Bookmark and Share

More press releases

For Immediate Release, May 25, 2011

Contact: Mollie Matteson, (802) 318-1487

Conservation, Farming Groups Launch Lawsuit Seeking
Emergency Action to Protect Bats From Deadly Disease

New National Campaign Also Seeks to Raise Awareness of Disease
That Has Killed More Than 1 Million Bats

RICHMOND, Vt.—  A dozen conservation, organic agriculture, anti-pesticide and other groups formally notified the Obama administration that they will take legal action in 30 days if federal agencies do not act to immediately close caves and take other emergency steps on federal lands to protect bats from a new wildlife epidemic known as white-nose syndrome. The Center for Biological Diversity, which spearheaded the legal effort, also unveiled a new national campaign today to bring greater public awareness to the plight of bats dying from the fast-moving, lethal fungal infection.

Since its discovery in February 2006 in upstate New York, the fungus causing white-nose syndrome has spread to at least 19 states and four Canadian provinces and has killed more than a million bats.

“White-nose syndrome is a runaway train that's devastating bat populations across the Northeast and rapidly spreading west,” said Mollie Matteson, a conservation advocate for the Center. “It’s barreling down the tracks wiping out bats, and while we don’t know how to stop it yet, we should at least use the brakes we’ve got — and fast. Those brakes are cave and mine closures.”

The Center and its allies sent today’s notice to Interior Secretary Ken Salazar, Agriculture Secretary Tom Vilsack and Defense Secretary Robert Gates. The notice called on the secretaries to respond immediately to a federal petition filed in January 2010 by the Center requesting several actions to slow the potential spread, by people, of the bat disease. Specifically, the groups seek emergency restrictions on human access into caves and mines on federal lands; rules against activities that spread the disease and harm endangered bats; and the designation of all caves on federal lands as “significant” under a national cave-protection law.

Food and farming groups joined the suit because of concern that the precipitous decline of bats will lead to greater numbers of insects, some of which are major crop pests. Pesticide use may rise in response to fewer bats, and organic farmers in particular will lose a vital, nontoxic tool for keeping pests in check. Scientists believe bats may contribute between $3.7 billion and $53 billion in pest-control services each year to American agriculture.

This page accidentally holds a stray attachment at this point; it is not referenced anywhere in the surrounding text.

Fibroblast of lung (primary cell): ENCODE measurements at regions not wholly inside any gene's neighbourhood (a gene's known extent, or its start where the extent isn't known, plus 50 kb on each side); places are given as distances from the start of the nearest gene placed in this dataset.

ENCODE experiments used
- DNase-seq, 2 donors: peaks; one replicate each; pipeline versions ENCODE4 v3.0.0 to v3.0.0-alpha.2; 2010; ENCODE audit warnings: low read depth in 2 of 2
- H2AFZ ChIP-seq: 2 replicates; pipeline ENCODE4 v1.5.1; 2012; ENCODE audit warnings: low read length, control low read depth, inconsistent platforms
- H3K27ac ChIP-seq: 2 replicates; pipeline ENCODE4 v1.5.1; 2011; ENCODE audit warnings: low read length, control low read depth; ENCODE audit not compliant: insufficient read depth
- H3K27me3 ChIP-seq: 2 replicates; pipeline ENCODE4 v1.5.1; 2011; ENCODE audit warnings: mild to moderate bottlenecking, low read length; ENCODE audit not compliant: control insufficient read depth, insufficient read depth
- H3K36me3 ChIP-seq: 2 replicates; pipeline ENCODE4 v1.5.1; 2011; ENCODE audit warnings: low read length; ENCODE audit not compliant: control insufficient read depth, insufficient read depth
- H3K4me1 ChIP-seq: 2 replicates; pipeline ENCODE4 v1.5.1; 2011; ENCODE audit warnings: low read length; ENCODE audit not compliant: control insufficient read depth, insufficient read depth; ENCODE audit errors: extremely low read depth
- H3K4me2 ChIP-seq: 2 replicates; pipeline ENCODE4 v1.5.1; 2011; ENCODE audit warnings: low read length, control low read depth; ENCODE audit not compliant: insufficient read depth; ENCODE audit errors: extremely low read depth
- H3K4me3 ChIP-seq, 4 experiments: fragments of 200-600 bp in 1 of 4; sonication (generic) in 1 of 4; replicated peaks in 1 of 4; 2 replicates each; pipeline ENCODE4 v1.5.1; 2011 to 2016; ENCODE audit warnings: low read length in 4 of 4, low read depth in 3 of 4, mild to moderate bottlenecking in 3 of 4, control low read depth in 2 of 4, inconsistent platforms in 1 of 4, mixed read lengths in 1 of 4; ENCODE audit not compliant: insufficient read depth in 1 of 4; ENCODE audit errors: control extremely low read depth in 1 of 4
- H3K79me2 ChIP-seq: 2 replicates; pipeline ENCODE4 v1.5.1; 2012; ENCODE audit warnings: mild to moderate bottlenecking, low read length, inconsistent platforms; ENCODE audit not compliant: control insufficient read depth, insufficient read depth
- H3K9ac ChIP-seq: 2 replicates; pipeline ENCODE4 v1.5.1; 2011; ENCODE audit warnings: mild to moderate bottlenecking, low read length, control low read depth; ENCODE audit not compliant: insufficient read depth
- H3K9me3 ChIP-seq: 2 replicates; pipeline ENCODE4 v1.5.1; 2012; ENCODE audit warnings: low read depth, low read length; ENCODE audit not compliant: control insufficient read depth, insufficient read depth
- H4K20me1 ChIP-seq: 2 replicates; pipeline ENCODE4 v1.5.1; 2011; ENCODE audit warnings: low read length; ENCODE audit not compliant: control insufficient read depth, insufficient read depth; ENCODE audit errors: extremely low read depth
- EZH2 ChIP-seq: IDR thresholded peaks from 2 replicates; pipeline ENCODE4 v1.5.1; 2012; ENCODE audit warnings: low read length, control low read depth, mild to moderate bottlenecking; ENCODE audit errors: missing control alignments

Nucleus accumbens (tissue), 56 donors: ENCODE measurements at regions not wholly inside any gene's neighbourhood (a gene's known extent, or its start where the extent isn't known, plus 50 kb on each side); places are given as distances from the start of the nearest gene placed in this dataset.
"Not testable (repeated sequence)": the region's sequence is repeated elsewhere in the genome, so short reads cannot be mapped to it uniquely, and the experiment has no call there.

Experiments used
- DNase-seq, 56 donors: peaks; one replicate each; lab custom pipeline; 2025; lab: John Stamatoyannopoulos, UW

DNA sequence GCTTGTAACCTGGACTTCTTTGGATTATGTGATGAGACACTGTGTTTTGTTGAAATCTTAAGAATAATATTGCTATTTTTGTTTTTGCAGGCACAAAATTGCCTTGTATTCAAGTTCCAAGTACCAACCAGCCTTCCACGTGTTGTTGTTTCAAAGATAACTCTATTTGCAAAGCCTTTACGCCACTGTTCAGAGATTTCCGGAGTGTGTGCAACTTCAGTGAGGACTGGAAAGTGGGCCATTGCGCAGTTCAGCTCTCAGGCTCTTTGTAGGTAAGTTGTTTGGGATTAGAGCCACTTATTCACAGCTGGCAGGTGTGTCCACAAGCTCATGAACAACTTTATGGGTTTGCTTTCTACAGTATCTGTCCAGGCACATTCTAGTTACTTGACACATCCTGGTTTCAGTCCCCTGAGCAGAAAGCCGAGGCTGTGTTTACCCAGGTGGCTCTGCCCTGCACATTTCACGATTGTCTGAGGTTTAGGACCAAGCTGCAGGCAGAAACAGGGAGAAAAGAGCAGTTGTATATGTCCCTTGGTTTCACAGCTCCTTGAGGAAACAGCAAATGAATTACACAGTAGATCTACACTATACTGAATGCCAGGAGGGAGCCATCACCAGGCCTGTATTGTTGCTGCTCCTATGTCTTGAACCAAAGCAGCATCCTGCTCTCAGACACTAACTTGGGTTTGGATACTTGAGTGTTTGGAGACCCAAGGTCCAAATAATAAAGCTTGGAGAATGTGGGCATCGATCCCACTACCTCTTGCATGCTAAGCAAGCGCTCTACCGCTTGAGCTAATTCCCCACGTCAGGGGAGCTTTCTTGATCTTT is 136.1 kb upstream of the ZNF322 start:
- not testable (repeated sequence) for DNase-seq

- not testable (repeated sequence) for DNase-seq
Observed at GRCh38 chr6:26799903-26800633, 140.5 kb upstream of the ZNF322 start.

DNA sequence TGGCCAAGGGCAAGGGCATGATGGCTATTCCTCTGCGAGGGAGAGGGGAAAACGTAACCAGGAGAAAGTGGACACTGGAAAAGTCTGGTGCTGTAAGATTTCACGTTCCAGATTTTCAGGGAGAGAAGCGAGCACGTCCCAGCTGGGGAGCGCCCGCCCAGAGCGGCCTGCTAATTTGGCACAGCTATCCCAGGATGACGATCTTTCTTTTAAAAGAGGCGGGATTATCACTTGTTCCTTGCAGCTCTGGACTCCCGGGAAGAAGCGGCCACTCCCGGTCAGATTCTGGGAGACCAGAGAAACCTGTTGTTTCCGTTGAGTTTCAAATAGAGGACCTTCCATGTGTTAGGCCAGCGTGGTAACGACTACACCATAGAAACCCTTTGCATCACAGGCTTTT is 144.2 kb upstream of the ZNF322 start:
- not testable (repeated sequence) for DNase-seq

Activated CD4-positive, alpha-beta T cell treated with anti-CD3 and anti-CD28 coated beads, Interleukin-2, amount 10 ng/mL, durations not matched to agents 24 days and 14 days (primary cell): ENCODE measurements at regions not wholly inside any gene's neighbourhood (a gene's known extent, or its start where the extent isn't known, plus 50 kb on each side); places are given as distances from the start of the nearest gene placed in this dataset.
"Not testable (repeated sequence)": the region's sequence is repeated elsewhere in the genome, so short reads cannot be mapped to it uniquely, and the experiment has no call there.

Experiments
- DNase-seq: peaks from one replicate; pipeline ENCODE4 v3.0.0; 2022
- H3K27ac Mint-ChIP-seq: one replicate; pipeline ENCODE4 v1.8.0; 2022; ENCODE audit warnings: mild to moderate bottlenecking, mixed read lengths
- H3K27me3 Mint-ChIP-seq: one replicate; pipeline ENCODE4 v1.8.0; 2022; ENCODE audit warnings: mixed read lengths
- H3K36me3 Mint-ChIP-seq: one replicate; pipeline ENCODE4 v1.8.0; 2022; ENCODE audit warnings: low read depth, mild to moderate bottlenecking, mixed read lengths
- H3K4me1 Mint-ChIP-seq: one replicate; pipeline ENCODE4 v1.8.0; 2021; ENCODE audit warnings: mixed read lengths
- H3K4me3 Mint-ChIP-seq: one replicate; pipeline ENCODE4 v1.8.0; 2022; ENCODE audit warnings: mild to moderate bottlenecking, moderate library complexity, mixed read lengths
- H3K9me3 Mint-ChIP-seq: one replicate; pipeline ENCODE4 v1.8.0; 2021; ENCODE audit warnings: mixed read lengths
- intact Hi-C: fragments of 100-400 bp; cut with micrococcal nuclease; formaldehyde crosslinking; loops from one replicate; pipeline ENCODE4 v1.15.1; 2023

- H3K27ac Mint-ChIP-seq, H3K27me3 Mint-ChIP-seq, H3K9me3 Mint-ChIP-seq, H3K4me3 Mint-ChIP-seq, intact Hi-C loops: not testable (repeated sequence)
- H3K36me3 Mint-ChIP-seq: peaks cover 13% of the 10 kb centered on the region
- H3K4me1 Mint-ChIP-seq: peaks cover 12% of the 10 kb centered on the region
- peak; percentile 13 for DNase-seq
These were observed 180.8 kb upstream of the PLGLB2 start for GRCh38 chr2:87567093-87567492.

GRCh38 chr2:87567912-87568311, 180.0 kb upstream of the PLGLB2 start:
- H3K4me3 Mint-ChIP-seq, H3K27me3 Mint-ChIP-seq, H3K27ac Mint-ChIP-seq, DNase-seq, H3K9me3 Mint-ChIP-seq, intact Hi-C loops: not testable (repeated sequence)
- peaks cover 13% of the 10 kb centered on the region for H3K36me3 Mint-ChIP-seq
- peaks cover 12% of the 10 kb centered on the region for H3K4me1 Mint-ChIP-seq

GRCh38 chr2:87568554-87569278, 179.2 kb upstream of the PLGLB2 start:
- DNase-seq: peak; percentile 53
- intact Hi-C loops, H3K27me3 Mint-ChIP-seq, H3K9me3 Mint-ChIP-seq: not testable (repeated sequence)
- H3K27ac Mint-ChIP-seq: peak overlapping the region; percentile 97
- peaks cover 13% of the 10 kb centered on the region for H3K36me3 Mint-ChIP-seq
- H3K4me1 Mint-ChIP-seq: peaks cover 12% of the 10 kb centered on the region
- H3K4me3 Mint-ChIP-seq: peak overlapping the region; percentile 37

Although the disease is likely transmitted from bat to bat, there is compelling evidence that it's also transmitted from one bat colony to another by people. The fungus that causes white-nose syndrome has been found extensively in Europe, but bats there are unaffected and appear to have evolved with the fungus. The sudden appearance and deadly spread of white-nose syndrome in North America offers compelling evidence that the disease was unwittingly brought here from Europe on the gear or clothing of a caver.

“The West’s millions of acres of public, federal land offer our best chance to preserve a reservoir of uninfected bats — if not indefinitely, then at least for a few crucial years while scientists work to find a cure,” Matteson said. “Keeping people from moving the fungus into the West is a biological and moral imperative, and the time to act is now.”

Groups joining the Center in its effort to compel federal cave closures and other measures are Beyond Pesticides, Californians for Alternatives to Pesticides, Center for Food Safety, Local Harvest, Nebraska Sustainable Agriculture Society, Northeast Organic Farming Association—Connecticut, Northeast Organic Farming Association—Vermont, Organic Consumers Association, Organic Seed Growers and Trade Association and The Endocrine Disruption Exchange (TEDX).

The Center for Biological Diversity is a national, nonprofit conservation organization with more than 320,000 members and online activists dedicated to the protection of endangered species and wild places.

To learn more about bats and white-nose syndrome go to

Go back